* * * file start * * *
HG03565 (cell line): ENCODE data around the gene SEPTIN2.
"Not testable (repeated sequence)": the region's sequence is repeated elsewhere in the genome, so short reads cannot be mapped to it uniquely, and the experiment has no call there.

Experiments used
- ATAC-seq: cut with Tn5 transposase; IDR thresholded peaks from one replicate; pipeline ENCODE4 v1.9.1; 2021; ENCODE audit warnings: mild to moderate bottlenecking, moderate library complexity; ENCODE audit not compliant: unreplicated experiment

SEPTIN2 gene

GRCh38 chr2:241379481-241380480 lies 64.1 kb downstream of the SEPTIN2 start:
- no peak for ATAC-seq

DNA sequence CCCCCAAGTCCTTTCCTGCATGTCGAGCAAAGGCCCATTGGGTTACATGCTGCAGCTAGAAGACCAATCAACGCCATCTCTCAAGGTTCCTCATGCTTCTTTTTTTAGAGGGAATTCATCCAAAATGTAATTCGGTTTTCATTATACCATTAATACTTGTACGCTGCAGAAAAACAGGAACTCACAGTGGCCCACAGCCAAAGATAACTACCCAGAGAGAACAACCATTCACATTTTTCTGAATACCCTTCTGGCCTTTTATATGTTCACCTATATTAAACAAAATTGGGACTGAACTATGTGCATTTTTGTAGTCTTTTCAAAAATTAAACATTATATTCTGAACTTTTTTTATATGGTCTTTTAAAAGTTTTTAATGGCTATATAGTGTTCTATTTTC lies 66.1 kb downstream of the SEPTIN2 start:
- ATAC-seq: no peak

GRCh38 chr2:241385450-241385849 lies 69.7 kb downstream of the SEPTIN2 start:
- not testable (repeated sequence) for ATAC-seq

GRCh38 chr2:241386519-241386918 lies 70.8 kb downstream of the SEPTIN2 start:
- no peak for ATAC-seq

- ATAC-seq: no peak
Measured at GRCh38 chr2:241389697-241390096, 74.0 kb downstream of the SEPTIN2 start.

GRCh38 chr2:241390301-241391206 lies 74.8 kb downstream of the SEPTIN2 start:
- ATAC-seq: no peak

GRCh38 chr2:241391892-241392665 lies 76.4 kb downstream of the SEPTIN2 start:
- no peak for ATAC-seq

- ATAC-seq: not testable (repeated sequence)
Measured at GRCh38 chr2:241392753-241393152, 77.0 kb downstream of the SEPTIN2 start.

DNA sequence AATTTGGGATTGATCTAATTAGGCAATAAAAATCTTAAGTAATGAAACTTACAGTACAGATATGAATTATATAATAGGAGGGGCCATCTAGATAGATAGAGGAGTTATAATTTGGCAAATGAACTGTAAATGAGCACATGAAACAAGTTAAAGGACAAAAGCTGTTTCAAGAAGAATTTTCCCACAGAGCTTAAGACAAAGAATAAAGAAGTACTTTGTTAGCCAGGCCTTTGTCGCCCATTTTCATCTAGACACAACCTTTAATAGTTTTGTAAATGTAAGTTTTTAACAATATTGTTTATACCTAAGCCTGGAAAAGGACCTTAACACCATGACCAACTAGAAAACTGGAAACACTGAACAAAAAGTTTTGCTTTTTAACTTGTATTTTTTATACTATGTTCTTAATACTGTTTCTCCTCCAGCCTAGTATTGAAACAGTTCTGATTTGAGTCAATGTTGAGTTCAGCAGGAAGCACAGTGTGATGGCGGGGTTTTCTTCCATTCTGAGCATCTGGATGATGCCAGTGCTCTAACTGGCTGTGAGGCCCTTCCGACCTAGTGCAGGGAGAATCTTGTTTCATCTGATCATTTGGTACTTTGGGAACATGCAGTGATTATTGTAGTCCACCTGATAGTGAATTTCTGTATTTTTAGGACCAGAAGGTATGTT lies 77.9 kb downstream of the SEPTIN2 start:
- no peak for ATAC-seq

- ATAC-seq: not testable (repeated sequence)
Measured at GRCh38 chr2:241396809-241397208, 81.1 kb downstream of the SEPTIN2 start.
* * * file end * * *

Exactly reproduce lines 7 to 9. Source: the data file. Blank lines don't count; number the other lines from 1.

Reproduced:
- no peak for ATAC-seq

DNA sequence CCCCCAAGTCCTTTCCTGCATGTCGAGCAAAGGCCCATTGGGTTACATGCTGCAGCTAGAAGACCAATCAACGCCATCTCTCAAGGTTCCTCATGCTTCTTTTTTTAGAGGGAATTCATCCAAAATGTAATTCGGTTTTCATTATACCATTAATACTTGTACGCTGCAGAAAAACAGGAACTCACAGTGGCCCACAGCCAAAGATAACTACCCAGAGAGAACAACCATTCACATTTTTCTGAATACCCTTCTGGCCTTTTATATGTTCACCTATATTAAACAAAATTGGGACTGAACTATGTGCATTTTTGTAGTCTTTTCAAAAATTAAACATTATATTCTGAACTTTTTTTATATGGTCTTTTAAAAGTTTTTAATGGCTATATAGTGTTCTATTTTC lies 66.1 kb downstream of the SEPTIN2 start:
- ATAC-seq: no peak